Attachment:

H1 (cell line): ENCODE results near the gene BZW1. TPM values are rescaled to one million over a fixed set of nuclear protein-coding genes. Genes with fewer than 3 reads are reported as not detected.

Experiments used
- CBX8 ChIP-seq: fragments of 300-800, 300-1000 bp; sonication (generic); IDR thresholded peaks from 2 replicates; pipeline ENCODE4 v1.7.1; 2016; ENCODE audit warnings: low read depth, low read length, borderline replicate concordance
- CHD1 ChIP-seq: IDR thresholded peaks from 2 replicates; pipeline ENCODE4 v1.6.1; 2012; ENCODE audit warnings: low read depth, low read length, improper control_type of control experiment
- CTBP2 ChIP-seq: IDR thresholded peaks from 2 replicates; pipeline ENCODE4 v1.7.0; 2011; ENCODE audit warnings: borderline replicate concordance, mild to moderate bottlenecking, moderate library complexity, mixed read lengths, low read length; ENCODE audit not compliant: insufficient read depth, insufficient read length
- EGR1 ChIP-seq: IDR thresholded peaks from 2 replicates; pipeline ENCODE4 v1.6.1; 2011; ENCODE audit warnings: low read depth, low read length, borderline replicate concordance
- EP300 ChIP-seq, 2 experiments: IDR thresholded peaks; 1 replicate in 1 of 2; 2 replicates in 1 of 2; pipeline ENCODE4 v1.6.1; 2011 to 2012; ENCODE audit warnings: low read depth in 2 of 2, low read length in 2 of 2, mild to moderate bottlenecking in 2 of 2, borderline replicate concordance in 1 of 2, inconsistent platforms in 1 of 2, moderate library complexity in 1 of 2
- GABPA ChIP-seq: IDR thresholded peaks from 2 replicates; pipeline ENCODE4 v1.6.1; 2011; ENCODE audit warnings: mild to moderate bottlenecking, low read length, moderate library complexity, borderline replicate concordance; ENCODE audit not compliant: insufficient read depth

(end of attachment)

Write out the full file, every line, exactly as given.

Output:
H1 (cell line): ENCODE results near the gene BZW1. TPM values are rescaled to one million over a fixed set of nuclear protein-coding genes. Genes with fewer than 3 reads are reported as not detected.

Experiments used
- CBX8 ChIP-seq: fragments of 300-800, 300-1000 bp; sonication (generic); IDR thresholded peaks from 2 replicates; pipeline ENCODE4 v1.7.1; 2016; ENCODE audit warnings: low read depth, low read length, borderline replicate concordance
- CHD1 ChIP-seq: IDR thresholded peaks from 2 replicates; pipeline ENCODE4 v1.6.1; 2012; ENCODE audit warnings: low read depth, low read length, improper control_type of control experiment
- CTBP2 ChIP-seq: IDR thresholded peaks from 2 replicates; pipeline ENCODE4 v1.7.0; 2011; ENCODE audit warnings: borderline replicate concordance, mild to moderate bottlenecking, moderate library complexity, mixed read lengths, low read length; ENCODE audit not compliant: insufficient read depth, insufficient read length
- EGR1 ChIP-seq: IDR thresholded peaks from 2 replicates; pipeline ENCODE4 v1.6.1; 2011; ENCODE audit warnings: low read depth, low read length, borderline replicate concordance
- EP300 ChIP-seq, 2 experiments: IDR thresholded peaks; 1 replicate in 1 of 2; 2 replicates in 1 of 2; pipeline ENCODE4 v1.6.1; 2011 to 2012; ENCODE audit warnings: low read depth in 2 of 2, low read length in 2 of 2, mild to moderate bottlenecking in 2 of 2, borderline replicate concordance in 1 of 2, inconsistent platforms in 1 of 2, moderate library complexity in 1 of 2
- GABPA ChIP-seq: IDR thresholded peaks from 2 replicates; pipeline ENCODE4 v1.6.1; 2011; ENCODE audit warnings: mild to moderate bottlenecking, low read length, moderate library complexity, borderline replicate concordance; ENCODE audit not compliant: insufficient read depth